Launched off-Broadway in 2003, Avenue Q became a quick success, transferring to Broadway and earning a surprise Tony win (over Wicked) in 2004. Instead of touring, the producers decided to sit down in Las Vegas with a truncated show. That didn't go to plan, the company limped home, licked their wounds and finally launched the show on the road. A delay that could have killed the show's momentum turned out to not be much of a detriment. It helps that Avenue Q draws from decades of shared children's television viewing experiences. For audiences in their 30s and younger, Sesame Street and its ilk were part of life's fabric in the early years. It also helps that beyond all of the puppet-based raunch is a show with considerable heart; one about finding your place in the world and, maybe, even finding your soul mate.
Set on a fictional, if appropriately seedy, New York City street, Avenue Q follows Princeton, a young college grad searching for his "purpose." There, he finds others drifting through their 20s and 30s - grungy Nicky, closeted Rod, humans Brian, Christmas Eve and, um, Gary Coleman, and his potential soul mate, young, pretty, nice and single Kate Monster.
While Princeton's search and on-again, off-again relationship with Kate Monster drive the show, Avenue Q is never afraid to take time out for a little "lesson." These bits and songs are the funniest moments of the evening, whether it is exploring why "Everyone is a Little Racist" or explaining the meaning of "Schadenfreude."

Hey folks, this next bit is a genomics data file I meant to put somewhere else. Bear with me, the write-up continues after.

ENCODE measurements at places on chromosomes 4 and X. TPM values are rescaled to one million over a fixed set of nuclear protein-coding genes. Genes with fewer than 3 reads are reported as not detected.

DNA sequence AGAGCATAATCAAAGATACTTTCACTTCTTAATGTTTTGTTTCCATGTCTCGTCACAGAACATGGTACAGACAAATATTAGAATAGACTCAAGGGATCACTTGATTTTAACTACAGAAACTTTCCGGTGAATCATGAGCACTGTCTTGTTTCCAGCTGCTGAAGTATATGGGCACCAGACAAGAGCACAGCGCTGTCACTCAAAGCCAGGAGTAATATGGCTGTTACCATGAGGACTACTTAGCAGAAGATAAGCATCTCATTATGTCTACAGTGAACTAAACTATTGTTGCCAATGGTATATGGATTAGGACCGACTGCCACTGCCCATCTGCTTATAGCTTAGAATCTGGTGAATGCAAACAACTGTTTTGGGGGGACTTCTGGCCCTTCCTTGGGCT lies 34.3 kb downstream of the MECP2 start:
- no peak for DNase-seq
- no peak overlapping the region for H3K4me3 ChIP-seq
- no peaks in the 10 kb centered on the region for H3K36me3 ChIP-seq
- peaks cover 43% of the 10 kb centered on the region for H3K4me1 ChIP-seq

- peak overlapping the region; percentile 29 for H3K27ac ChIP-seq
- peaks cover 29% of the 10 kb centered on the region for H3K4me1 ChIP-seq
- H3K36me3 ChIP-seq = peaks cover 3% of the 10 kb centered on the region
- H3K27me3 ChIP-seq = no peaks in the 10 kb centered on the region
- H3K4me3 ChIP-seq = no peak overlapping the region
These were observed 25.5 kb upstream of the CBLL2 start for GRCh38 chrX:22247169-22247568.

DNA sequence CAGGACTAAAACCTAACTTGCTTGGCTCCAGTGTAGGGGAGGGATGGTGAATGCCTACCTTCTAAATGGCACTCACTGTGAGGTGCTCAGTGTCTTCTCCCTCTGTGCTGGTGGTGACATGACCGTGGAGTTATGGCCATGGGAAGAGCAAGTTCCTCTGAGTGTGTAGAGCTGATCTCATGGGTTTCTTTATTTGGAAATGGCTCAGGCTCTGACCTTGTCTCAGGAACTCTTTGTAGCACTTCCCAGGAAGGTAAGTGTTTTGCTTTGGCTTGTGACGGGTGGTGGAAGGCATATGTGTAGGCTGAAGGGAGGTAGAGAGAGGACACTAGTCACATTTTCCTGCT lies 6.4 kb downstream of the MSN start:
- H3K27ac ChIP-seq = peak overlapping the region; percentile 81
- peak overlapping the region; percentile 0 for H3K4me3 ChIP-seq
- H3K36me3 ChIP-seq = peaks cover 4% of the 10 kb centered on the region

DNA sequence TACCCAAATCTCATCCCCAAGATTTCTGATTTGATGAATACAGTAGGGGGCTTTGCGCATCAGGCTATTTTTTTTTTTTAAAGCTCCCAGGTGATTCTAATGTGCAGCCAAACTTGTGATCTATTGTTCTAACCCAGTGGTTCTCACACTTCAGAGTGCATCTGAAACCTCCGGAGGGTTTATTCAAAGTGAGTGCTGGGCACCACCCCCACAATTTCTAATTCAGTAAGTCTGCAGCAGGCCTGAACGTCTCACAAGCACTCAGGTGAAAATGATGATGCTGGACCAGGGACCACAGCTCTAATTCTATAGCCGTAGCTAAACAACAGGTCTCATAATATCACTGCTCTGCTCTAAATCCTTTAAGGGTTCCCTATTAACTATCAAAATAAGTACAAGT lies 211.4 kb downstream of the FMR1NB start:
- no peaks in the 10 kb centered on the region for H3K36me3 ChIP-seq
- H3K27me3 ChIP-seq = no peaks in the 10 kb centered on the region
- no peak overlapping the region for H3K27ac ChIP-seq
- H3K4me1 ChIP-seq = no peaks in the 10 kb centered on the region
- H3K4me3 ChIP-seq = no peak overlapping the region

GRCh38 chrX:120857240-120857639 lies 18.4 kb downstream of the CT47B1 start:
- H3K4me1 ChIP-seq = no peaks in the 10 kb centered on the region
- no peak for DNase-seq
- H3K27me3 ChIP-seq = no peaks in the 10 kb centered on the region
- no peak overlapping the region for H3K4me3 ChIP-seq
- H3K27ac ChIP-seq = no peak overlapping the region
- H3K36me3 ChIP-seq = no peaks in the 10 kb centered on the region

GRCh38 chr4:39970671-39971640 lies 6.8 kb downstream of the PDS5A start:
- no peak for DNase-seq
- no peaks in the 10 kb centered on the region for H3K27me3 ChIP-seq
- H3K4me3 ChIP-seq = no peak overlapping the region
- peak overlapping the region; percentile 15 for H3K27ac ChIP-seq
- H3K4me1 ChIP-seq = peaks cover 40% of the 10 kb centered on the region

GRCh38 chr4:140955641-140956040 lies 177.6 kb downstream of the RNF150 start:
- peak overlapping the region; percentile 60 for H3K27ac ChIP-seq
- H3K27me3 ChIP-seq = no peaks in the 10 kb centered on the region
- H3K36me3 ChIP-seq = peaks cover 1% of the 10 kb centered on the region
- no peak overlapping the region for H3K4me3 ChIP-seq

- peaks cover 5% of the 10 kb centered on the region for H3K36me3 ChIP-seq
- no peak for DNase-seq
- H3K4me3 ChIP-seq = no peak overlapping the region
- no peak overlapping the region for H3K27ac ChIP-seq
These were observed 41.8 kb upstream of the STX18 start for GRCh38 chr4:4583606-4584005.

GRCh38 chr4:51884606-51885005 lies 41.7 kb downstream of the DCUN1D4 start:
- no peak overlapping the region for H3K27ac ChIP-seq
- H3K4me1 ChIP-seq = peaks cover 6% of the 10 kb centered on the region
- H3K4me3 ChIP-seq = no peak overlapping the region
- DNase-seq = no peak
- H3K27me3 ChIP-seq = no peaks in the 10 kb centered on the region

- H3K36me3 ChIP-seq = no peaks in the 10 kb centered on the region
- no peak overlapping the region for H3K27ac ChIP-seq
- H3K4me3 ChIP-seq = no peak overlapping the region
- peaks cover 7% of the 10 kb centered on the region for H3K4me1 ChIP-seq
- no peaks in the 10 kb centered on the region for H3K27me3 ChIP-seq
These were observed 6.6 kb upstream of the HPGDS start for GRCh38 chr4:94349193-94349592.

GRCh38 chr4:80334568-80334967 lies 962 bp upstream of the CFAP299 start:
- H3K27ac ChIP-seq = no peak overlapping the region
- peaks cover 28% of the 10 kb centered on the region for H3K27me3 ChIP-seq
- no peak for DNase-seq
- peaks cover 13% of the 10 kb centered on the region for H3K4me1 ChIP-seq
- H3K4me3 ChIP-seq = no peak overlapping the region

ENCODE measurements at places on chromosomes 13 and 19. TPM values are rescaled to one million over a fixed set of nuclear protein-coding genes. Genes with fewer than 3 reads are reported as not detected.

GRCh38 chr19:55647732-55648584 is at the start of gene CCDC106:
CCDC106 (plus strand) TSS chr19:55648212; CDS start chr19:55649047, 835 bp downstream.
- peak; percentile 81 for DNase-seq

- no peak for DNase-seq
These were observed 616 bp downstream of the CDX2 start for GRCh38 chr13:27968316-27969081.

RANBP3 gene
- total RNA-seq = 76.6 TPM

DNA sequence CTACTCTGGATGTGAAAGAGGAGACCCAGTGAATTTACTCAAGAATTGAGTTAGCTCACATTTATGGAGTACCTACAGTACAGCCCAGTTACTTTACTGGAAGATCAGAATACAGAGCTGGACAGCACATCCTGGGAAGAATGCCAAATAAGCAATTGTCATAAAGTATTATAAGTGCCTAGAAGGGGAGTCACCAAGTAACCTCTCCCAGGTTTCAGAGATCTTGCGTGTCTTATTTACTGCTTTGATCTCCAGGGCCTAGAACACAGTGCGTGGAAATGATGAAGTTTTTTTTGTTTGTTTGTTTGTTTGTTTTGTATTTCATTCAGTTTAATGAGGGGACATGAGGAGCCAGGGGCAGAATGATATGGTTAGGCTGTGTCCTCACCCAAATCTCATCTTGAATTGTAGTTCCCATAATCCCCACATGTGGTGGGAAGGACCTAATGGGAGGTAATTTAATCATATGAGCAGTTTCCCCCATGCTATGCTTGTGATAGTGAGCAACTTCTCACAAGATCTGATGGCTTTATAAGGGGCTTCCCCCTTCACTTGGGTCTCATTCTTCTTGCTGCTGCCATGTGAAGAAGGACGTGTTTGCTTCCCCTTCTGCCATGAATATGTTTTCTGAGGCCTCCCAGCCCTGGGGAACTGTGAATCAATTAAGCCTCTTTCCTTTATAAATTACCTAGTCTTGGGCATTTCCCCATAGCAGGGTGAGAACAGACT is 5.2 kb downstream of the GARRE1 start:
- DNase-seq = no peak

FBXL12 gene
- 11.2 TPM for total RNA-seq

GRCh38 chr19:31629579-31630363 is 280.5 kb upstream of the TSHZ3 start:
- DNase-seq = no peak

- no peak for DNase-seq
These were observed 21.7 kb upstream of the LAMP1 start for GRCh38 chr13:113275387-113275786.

Yet the show can't shake its central themes, and returns time after time to the characters' plights. It's amazing how involved you become with characters who are only pieces of cloth. Credit for that goes to the work of show creators Robert Lopez, Jeff Marx and Jeff Whitty, and to the excellent cast, who sell their characters one hundred percent. As both Princeton and Rod, Robert McClure finds much of the show resting on his shoulders. Princeton takes a bit of time to get going, but McClure's Rod is right on from the first scene. A stiff, closeted Republican stockbroker, his character is ripe for parody, but McClure makes Rod human and sympathetic.
Also engaging is Kelli Sawyer as lovely Kate Monster and less-than-lovely Lucy the Slut, who draws Princeton's eye away from Kate at a key moment. Sawyer brings considerable life to both roles, especially love-torn Kate. The rest of the cast does excellent work as well; David Benoit covers several puppets, including reclusive Trekkie Monster (who shares one of the show's highlights with Kate in "The Internet is for Porn") and understudy Jennie Kwan as too-tough-for-her-own-good therapist Christmas Eve.
If you have seen the show on Broadway, the tour pretty much replicates the experience, from the run-down set to the video screens used for animated interludes. Still, it's worth revisiting the material even if familiar, and certainly worth it for those who haven't stepped down this particular street before.
Avenue Q runs through January 15 at the State Theatre, 805 Hennepin Ave., Minneapolis. For tickets, call Ticketmaster at 612-673-0404 or visit www.ticketmaster.com or www.HennepinTheatreDistrict.org.